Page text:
Day 13 – CARS Question Types: Implication

So now that we’ve got two of the easier question types out of the way, we’re going to take a look at two of the more difficult types. Today, we’ll look at the implication question type and tomorrow, the inference question type. These are sometimes tricky to get a handle on, so take your time and don’t get frustrated if you don’t get it on your first pass. That’s normal for new things in general and very common in particular on the MCAT CARS. This is why we practice!

The Implication Question Type:

As we discussed on Day 6, an implication of a passage is a necessary, unstated conclusion external to the argument. Now some might be tempted to confuse this with an inference, as the two are similar, but the primary difference is that an implication is externally relevant, whereas an inference is internally relevant. Take a look at this example:

Michael loves to eat hamburgers. It’s lunch time, and there’s a hamburger joint right next door!

What’s implied by these two sentences? Well, a reasonable implication that takes into account all the evidence that is provided is that Michael is probably going to go around the corner and eat a hamburger for lunch. Notice that this is external to the information provided in the sentence. There’s no reference in the implication to the component pieces of the argument in and of themselves. This would be contrasted with the possible inference that Michael’s favorite food is hamburgers. Notice, that this inference is an internal, unstated conclusion. An inference references the component pieces of the argument. The inference tells us something about Michael, internal to the argument, whereas an implication tells us something that Michael might do, an external thing.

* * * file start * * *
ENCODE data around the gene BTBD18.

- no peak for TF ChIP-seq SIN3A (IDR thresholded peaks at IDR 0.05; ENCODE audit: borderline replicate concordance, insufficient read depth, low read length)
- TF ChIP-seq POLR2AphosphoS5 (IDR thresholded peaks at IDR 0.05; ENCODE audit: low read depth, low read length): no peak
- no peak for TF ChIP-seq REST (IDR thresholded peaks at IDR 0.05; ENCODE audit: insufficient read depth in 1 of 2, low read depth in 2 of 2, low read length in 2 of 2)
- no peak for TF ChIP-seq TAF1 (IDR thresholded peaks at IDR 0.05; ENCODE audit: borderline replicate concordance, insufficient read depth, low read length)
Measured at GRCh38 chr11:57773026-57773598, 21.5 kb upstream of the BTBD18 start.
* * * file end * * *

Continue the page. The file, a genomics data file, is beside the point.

An important point in determining the strength of an implication or inference is the degree to which it is necessary which is to say the degree to which it must be the case. This is the measure of the strength of the inference or implication. In this example, it’s reasonable to see the sentence implying that Michael’s going to eat a hamburger for lunch at the hamburger joint next door or to infer that Michael’s favorite food might be hamburgers, but neither of these is 100% a sure thing. Thus, they aren’t the strongest forms of an implication or inference.

The key to answering an implication question correctly is to look for unstated conclusions that are well supported by the passage. With implication questions, there will always be points of connection between the implication and the passage. Don’t do mental gymnastics to try and make an answer choice fit. The AAMC has an airtight answer explanation/ justification for every single question on the CARS. There is a correct way to answer the question, and there is a wrong way to answer the question (in fact three ways). You want to train yourself to see and think like the AAMC MCAT writers. Look for that definite connection and you will find implication questions to be some of the easiest on the CARS once you get the hang of them.

Examples of Implication Question Stems:

The author implies that George Washington is NOT:

The author says “As the boat began to sink, the cowards began to run towards the life rafts,” but also “many gentlemen proceeded to help the women and children into the rafts while remaining on the doomed ship.” These beliefs imply:

The passage implies that the difference between World War I and World War II was primarily one of: